This does not mean that we must stop making judgments about Trump and Clinton.  What else is a political campaign for?  We are perfectly at liberty to form considered judgments of their character on which we base predictions about their probable future behavior.  To do that is simply to be human.  Some of us are good at sizing up people, some of us are not.  Every day, we make such judgments and find them either confirmed or disconfirmed by subsequent events.  I have been observing Hillary Clinton from afar [and seeing her on television is observing from afar, remember] for many years, and I have been observing Donald Trump for more than a year now [although it seems vastly longer!]  I think I have become pretty good at making judgments about public figures and predicting their behavior, but of course my judgments may be wrong and have been in the past.

On the basis of past experience with American politicians [but not, note, with French or Chinese or Russian or Argentinian politicians], I have concluded – to take one example among many – that Hillary Clinton’s embrace of several of Bernie Sanders’ signature policies is a temporary shift to the left to win the nomination and secure her left flank in the general election, rather than a change of her firmly held opinions about policies.  I therefore anticipate that if she is elected, neither the fifteen dollar an hour minimum wage nor free public college will be a proposal on which she is willing to expend much political capital.  On the basis of my observation of Donald Trump, I have concluded that he has very little ability to control, even for his own benefit, his impulse to lash out at those who have attacked him.  I predict, therefore, that in the next three months, he will repeatedly engage in politically unproductive verbal battles with Republicans whose support he could use to win the election.  And so forth.

I shall continue to make such judgments, but I shall try to avoid expressing them in the language of psychoanalysis – “narcissistic,” “sociopath,” “psychopath,” and the rest.  I think it would be well if we all adopt this course.

Finally, a word of political advice from someone old enough to have seen and engaged in six decades and more of political struggles on the left.  Social change is not like brain surgery – a delicate, precise activity in which a single wrong move, however slight, can lead to disaster.  Social change is much more like a landslide, with rocks, boulders, bushes, twigs, trees, and great gobbets of dirt rolling down a mountainside.  Most of us are pebbles, a few are bushes, and a tiny handful – Martin Luther King, Malcolm X, Fannie Lou Hamer, for example – are great trees and huge boulders.  What matters most is that you are rolling down the right side of the hill.  Social change in a nation of three hundred million and more requires coalitions of vast numbers of people who find a way to make common cause with one another, even if on very important matters they disagree.  I think most of the people who visit this blog would be said to be on the left rather than on the right in American politics, although that is certainly not universally true.  It would be politically wise for everyone who comments here to treat other commentators with courtesy.  Believe me, in the context of contemporary American politics, we are all the good guys!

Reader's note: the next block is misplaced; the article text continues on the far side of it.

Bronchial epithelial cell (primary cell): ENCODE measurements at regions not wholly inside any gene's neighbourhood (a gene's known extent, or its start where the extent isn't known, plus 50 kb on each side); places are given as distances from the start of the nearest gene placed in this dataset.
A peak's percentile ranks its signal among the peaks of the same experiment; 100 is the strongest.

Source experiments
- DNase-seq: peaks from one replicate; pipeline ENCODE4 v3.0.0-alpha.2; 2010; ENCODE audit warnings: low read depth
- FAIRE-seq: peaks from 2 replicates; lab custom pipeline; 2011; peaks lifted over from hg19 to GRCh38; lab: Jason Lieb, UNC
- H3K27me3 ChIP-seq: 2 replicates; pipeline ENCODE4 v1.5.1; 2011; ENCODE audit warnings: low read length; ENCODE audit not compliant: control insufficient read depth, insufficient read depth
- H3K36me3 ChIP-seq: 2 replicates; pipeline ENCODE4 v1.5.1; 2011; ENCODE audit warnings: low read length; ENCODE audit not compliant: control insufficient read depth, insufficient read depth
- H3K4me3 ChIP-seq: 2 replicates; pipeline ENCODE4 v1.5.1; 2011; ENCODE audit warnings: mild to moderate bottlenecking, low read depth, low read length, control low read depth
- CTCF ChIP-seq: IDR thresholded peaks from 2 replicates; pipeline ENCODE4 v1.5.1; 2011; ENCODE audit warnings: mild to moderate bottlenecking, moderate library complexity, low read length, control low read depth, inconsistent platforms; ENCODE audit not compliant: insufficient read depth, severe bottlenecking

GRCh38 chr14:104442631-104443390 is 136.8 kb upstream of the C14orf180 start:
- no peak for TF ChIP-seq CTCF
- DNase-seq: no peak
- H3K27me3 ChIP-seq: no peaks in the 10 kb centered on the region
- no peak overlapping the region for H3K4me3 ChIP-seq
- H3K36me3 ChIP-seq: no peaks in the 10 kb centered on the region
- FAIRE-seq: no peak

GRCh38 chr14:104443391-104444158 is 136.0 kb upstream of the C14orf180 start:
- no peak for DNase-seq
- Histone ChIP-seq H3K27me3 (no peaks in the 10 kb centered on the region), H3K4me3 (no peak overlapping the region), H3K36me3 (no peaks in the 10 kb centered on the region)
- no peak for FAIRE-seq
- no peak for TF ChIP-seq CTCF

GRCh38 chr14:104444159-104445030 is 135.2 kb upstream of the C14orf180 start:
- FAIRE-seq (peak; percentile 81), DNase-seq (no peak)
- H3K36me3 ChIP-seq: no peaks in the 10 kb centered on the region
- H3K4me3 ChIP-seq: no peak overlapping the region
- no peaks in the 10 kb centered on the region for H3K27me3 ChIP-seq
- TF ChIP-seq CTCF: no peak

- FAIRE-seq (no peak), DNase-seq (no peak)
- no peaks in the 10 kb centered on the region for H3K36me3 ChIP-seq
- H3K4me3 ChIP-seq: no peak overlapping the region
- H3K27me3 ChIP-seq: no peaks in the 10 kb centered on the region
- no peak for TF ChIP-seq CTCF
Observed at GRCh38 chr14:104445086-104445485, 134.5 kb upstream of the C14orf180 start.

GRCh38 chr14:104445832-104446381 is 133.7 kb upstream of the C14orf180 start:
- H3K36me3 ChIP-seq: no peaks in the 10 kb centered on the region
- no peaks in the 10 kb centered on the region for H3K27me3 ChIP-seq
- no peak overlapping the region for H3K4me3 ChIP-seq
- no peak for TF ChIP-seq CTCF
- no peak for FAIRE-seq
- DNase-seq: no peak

Sunday, July 24, 2016


S. Wallerstein asks my impression of Henry Kissinger.  I knew him when he was a young professor at Harvard very much on the make and on the rise.  He was a wretched human being even then, but he was also, I thought, rather limited intellectually.  One brief story will make the point.